I am glad to see that Roderick is largely in agreement with my comments on patents and copyrights. As I am afraid that Tim Lee’s comment has misrepresented my views on alternatives to drug patents, I’ll take this opportunity to clarify what I view as the best system.
I do not support a prize system, for many of the reasons mentioned by the author. A prize system would preserve what I see as some of the worst problems of the patent system, most importantly encouraging secrecy in research.
My ideal system would be a system in which the government allocates a pot of money (@$30 billion a year—approximately equal to private R&D in the pharmaceutical sector) that would be awarded in long-term contracts to a relatively small number of master contractors. For example, there can be 10 master contractors getting grants of roughly $30 billion each spread over 10 years.
The model here should be government contracts for major projects, like building an airport. There are certainly problems with such contracts, but these problems seem relatively minor compared with the costs associated with charging hundreds of dollars for drugs that would sell for just a few dollars in a competitive market.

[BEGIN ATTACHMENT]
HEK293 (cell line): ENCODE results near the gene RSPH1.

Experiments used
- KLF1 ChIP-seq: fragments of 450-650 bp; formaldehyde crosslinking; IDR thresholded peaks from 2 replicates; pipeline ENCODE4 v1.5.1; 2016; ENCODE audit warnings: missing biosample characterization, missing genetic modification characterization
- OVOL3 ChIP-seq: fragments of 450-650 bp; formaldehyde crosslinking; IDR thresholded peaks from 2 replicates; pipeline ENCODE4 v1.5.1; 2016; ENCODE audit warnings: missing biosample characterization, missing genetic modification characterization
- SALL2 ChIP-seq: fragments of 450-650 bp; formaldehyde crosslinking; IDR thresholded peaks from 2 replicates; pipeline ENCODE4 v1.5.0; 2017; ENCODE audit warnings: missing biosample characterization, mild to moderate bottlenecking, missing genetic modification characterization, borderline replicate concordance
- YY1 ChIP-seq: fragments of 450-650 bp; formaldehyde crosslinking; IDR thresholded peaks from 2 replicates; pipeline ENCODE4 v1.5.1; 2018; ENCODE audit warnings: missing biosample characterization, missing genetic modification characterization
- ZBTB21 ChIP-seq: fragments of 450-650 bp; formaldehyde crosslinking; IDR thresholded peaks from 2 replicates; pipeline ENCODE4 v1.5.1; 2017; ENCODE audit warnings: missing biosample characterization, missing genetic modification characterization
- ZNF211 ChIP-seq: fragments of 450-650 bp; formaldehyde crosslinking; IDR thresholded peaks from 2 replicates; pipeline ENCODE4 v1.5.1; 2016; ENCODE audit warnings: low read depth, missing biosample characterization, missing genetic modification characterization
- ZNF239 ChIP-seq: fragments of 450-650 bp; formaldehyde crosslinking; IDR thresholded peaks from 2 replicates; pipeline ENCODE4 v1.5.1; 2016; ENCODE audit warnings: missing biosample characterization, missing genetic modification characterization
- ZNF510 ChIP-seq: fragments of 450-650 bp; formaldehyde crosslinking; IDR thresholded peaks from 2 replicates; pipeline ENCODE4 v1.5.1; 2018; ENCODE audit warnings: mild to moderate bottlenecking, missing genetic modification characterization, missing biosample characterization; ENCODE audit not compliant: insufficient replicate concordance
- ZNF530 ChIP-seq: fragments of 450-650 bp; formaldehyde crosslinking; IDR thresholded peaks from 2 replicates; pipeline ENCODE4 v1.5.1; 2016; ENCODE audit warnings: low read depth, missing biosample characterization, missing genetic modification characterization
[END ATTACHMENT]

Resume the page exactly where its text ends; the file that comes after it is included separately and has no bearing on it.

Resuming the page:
There are two conditions on the funding. First, all results are posted fully and promptly. This will allow researchers throughout the world to quickly gain the benefit of research funded through this system. They will be able to independently analyze the data and compare findings across studies. This should substantially hasten the research process.
Second, all patents are placed in the public domain subject to copyleft rules. This means that any drugs based on this research can be produced and sold as generics. Researchers outside the system can take advantage of research in the publicly funded system, but they must either place any derived patents in the public domain or negotiate an agreement with the contractor who holds the patent. This should result in the vast majority of new drug patents being placed in the public domain.
Of course this is not a perfect system and there may well be better alternatives, but the point is to get the discussion started. It is remarkable how little attention mainstream economists pay to such an enormously important issue. Perhaps a progressive-libertarian alliance can force economists/policy makers to take this issue seriously.